Many observers have noted that the rapidly expanding tech companies have helped cause the problem that they’re trying to solve—a wild increase in the price of shelter in and around Silicon Valley. Less often acknowledged is that California’s restrictive land-use policies have slowed construction, contributing to a chronic housing shortage that also drives up costs. New zoning initiatives would only accelerate the process of pushing people into the smart-city model of increasingly dense, compact neighborhoods. “Once seen as a human-scale alternative to the crowded cities of the past, California’s cities are targeted by policymakers and planners dreaming of bringing back the ‘good old days,’ circa 1900, when most people in the largest cities lived in small, cramped apartments,” Wendell Cox and Joel Kotkin wrote recently.
It’s doubtful, however, that most Americans yearn for the ever-greater density that smart-city enthusiasts are championing. As Cox and Kotkin observe, 2017 census figures confirm that the “trend of people moving to metros with the densest urban cores . . . is clearly over”; migration to suburbs is increasing. Similarly, observations by smart-city advocates “that millennials are eschewing cars,” a view used to justify urban planning that seeks the end of private automobile ownership, turn out to be premature, as consumers aged 21 to 34 rush to purchase automobiles.
A few countries have already tried to build smart cities from scratch; to date, things haven’t gone that well. Starting in the late 2000s, South Korea has forged Songdo on land reclaimed from the Yellow Sea, roughly 40 miles from Seoul. Situated close to Inchon International Airport and designed as a low-carbon, super-high-tech modern metropolis, Songdo was supposed to be a magnet for international businesses and top educational institutions. Advanced systems reprocess waste in Songdo, reducing the need for garbage collection, while hundreds of cameras throughout the city monitor traffic and public order. Yet, despite its newness and amenities, Songdo hasn’t lived up to expectations. So far, firms have brought about 70,000 jobs to the city—well below the 300,000 originally projected. Songdo’s reputation as a dehumanizing urban landscape may be partly to blame. “I’m, like, in prison for weekdays. That’s what we call it in the workplace,” one woman who commutes to her job in Songdo from Seoul told a reporter several years ago. Another critic describes the city as “silent and post-apocalyptic.” Even Songdo’s chief designer, Park Yeon Soo, is disappointed. While he characterizes his elaborately planned city as a luxury car, he admits that he’s still waiting for a good driver to “accelerate” it.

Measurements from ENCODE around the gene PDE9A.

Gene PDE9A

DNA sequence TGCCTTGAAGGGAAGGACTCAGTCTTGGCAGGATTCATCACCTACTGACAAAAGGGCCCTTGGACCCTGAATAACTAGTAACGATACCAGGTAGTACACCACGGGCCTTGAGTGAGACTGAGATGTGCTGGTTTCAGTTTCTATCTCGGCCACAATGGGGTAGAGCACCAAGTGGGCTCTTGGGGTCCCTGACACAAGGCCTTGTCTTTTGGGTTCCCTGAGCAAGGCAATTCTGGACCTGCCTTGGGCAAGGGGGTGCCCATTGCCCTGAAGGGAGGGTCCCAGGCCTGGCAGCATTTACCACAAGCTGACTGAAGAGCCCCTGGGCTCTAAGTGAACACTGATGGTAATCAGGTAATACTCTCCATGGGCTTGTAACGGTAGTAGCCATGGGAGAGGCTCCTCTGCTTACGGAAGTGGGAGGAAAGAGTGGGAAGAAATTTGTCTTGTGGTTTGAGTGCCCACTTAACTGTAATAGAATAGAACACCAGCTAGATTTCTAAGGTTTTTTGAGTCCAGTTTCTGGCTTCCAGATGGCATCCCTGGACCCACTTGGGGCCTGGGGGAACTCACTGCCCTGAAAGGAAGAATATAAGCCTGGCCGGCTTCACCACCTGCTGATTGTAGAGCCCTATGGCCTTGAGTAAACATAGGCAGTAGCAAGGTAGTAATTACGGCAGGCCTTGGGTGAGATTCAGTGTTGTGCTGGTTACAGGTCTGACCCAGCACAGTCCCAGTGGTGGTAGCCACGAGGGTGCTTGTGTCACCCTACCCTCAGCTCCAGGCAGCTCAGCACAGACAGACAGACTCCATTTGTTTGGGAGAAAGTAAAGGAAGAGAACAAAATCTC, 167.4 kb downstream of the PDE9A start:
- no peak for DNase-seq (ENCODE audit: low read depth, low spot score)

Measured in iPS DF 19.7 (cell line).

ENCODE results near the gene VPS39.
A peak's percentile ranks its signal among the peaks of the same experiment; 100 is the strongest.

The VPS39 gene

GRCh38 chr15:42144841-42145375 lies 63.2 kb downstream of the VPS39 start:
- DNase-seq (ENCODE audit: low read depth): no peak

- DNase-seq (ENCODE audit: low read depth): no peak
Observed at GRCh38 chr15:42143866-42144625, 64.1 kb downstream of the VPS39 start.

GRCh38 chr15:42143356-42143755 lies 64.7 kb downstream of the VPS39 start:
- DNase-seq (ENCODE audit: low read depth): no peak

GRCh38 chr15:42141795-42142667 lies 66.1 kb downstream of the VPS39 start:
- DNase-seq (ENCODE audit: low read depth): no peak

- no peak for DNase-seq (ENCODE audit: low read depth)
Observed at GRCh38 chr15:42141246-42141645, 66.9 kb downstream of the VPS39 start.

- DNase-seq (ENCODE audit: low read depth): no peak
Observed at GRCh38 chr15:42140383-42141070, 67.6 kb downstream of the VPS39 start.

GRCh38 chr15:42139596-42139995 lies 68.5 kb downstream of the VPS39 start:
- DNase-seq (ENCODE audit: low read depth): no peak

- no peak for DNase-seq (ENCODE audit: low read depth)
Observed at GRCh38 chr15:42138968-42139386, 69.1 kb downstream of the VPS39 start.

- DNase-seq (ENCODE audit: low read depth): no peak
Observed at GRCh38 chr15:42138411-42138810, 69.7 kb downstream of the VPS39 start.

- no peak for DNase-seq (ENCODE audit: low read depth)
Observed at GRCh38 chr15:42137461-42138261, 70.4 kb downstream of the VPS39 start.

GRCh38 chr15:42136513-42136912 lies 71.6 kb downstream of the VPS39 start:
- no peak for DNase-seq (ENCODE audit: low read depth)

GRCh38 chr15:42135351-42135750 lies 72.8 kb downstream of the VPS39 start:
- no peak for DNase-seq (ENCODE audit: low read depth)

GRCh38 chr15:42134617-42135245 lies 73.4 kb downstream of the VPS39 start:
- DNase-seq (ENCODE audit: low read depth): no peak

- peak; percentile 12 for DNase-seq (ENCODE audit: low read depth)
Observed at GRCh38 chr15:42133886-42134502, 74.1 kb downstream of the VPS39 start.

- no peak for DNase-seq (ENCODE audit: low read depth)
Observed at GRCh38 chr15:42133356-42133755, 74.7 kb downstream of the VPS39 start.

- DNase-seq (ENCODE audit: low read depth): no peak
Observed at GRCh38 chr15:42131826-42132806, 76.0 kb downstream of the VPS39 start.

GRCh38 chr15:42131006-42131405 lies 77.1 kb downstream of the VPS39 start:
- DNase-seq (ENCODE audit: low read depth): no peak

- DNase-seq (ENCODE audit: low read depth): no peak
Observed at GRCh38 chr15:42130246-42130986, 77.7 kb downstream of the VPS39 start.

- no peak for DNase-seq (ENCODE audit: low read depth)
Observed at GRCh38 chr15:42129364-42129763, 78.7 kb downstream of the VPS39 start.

An eco-friendly, technology-rich metropolis under construction near Abu Dhabi International Airport in the United Arab Emirates, Masdar has proved even less successful. A proposed combination of residential, retail, and commercial projects—including research-and-development centers and light industry—the city was to serve as a model of high-tech economic development at near-zero carbon emissions, featuring electric self-driving cars and sophisticated recycling systems. Masdar has had trouble generating business or residential interest, and the project has moved along glacially: it was originally scheduled for completion in 2016, but advocates now hope that it will be fully built by 2030. Visitors call it a ghost town, and designers admit that it won’t meet its original environmental goals any time soon.
Masdar is further along, though, than Yachay, a project of the Ecuadoran government at one time dubbed the City of Knowledge. Government leaders hoped to build a world-class research university in the country’s northern Andes and surround it with a new smart city that would attract private high-tech firms. The City of Knowledge would then help power the nation’s economy. But the cost of the project exploded, even as Ecuador’s energy-based economy struggled, and the government began withdrawing its support. The City of Knowledge may wind up dying before it is built.
Closer to home, much of the work of building smart communities from the ground up will likely be done by private groups. Microsoft founder Bill Gates and other investors have purchased 25,000 acres of land west of Phoenix, where they plan to construct a smart city that one day would be home to 180,000 people. The project remains in the planning stages, but cutting-edge technology will be a feature. Meantime, Sidewalk Labs, a division of Google parent Alphabet, is working with Toronto and the development group Waterfront Toronto to create a smart neighborhood along that city’s waterfront. The technology-supported environment would boast a thermal grid to recirculate energy, embedded snow-melters to clear sidewalks after storms, and autonomous transit systems.